The human history of Greenland was a series of faint voices, drowned out by the winds, a few ragged settlers struggling to hunt, stumbling across the ice-plains. At some stage in the deep past, a few Inuit came from Canada, dwindling or retreating through the years, to return again centuries later.
Greenland … defeated the Vikings altogether, though they struggled to live there for a few centuries. In the tenth century the Vikings had arrived, led by Erik the Red. Erik found there were animals for hunting—walrus, whales, reindeer—as well as fish, and fertile pastureland onshore. Erik sailed back to Iceland, with news of the fertile land beyond the ice sea. He called the land Greenland, in a conspicuous piece of euphemism, thinking an attractive name would make people sail there…[however] by the fifteenth century they disappeared; their settlements were abandoned. (pp. 240-41)
Kavenna travels by ship up the coast through a stormy darkness that gives her time to dwell on the fantasies and mythologies of both the early explorers and contemporary Inuit just as Ehrlich so lyrically did in her ‘seven seasons’ in Greenland. Kavenna also experiences the leftover might of Thule AFB, Americans still there scanning the skies for the enemy. She takes a clear look at some of the less pleasant aspects of Native life in the little god-forsaken villages along the way. More about that in the next chapter but here’s one scene.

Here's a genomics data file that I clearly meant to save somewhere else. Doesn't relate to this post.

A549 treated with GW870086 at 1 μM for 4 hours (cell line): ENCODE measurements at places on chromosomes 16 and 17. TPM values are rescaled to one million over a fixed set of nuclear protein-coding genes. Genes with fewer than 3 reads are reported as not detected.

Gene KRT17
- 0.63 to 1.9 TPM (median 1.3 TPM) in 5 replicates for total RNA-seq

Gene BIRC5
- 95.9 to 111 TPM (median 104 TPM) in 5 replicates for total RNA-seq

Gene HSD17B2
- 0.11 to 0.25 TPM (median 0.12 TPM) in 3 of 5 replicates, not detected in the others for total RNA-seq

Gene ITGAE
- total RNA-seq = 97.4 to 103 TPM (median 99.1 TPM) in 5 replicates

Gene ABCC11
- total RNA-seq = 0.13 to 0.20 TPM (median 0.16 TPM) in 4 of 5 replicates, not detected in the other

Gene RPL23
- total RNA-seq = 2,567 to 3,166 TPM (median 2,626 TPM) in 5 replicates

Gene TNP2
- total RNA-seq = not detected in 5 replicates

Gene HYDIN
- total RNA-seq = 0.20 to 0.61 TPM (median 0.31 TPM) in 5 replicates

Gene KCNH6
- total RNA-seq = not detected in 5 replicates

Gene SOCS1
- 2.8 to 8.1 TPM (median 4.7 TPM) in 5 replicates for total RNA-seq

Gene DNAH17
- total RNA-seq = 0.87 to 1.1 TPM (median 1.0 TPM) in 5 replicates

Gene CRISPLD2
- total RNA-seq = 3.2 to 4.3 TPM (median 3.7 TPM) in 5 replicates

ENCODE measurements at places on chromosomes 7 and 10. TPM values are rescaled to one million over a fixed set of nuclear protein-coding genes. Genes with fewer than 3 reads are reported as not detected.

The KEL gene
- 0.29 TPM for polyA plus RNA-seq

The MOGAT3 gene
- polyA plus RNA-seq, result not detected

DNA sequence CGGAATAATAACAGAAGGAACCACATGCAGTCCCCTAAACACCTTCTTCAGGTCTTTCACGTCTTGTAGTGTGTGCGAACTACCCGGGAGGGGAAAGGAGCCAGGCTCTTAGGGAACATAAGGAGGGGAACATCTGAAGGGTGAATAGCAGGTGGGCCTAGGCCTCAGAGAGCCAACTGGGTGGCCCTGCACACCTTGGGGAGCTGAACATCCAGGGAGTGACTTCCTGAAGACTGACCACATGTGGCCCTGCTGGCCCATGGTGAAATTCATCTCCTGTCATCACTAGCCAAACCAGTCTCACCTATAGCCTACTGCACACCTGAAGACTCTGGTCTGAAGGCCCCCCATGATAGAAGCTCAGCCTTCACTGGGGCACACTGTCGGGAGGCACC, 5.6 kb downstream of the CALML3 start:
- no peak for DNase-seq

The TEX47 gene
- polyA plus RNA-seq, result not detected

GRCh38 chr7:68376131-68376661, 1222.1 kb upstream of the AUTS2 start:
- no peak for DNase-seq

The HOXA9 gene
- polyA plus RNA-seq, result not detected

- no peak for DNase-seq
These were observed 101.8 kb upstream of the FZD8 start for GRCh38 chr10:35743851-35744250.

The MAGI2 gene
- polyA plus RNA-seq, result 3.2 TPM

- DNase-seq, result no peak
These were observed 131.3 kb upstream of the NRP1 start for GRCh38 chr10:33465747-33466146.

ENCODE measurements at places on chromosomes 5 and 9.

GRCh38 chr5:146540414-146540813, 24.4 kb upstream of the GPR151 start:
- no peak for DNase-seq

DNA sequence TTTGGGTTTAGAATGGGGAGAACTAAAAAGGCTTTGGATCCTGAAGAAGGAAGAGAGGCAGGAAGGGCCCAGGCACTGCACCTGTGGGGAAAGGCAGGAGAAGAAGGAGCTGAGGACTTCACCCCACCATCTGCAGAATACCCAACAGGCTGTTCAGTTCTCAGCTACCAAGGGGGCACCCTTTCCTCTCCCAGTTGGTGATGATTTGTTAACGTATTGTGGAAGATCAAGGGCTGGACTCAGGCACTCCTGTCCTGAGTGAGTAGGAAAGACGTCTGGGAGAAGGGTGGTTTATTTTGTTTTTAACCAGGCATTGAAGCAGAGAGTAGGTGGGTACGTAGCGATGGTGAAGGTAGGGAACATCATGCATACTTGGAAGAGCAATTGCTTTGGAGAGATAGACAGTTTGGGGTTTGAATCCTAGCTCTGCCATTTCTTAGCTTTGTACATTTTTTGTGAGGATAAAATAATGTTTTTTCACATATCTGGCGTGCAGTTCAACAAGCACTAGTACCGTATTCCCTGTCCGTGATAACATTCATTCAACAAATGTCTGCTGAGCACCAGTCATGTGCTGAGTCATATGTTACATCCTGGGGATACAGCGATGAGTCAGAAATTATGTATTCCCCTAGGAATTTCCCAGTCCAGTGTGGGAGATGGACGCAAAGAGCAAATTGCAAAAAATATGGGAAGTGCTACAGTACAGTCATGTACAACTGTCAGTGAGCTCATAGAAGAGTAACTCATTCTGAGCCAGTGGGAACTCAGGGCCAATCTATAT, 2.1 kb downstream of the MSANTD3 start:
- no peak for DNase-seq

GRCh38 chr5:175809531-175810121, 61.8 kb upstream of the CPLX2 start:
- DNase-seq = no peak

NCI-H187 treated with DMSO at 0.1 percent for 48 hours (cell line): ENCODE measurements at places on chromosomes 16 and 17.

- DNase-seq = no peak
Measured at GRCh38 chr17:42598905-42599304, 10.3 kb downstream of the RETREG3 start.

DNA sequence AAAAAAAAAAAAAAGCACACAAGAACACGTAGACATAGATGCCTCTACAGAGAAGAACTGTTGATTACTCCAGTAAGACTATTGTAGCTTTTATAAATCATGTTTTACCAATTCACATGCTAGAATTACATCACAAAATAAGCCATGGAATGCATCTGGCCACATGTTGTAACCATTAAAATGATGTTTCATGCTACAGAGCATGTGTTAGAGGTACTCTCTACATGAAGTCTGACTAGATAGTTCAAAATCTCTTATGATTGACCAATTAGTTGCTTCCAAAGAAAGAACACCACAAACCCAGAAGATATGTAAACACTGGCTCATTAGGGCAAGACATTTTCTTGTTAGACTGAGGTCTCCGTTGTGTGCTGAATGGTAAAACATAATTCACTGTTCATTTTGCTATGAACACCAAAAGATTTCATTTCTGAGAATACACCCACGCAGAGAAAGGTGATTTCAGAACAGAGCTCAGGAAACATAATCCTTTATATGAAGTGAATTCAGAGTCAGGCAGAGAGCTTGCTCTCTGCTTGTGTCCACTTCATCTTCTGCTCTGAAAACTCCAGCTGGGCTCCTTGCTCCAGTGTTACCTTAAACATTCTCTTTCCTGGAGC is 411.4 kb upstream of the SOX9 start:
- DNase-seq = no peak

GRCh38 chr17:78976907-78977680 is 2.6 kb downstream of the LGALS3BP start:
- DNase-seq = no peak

After a few days of empty coast, there was another small town spreading up the hillsides, with a runway carved out on the flattened mountaintop. A pile of rubbish was burning by the shore; smoke drifted across the beach. The children clustered around a football match, near the kiosk which has a sign saying THIS WAY FOR BEER in Danish. The dogs whined and dragged at their chains, sniffing through the dirt. Outside the houses, objects were strewn across the grass—outboard motors, clothes, boxes, metal parts, fishing nets, boots, kayaks, rowing boats, and then the rubbish, the piles of discarded plastic bags and bottles, hurled at random across the rocks, the brand-labels garish against the grey and green of the moss-rocks.
All of the literature mixes these scenes of village squalor in with the romantic images of gleaming glaciers and icebergs of heavenly proportions. There’s a good chance that as the population has adapted to the contemporary world some of this has changed; there’s also the chance given the serious issues of joblessness and alcoholism faced by Greenlanders today that it hasn’t.
But here’s a perhaps slightly-overwrought poem that makes anything besides the grandeur and drama seem petty. Kavenna opens the Greenland chapter with it.
North! North into the whirlwind! North to the mocking gale!
Toward the lash of the driven snowflakes where the scourged sea-dog quail! …
Saw he no ruby towers? Longed not for the softer land?
Aye! But a tenser power gripped and directed his hand!
But rather to go where others have not, to conquer where all have lost,
To battle the frenzied hurricane while hope is a naked ghost.
Such is the power that drives him into the torturing gale;
This is the rugged goal, this the desired grail!
(“Ultima Thule,” Thomas Caldecot Chubb [1899-1972)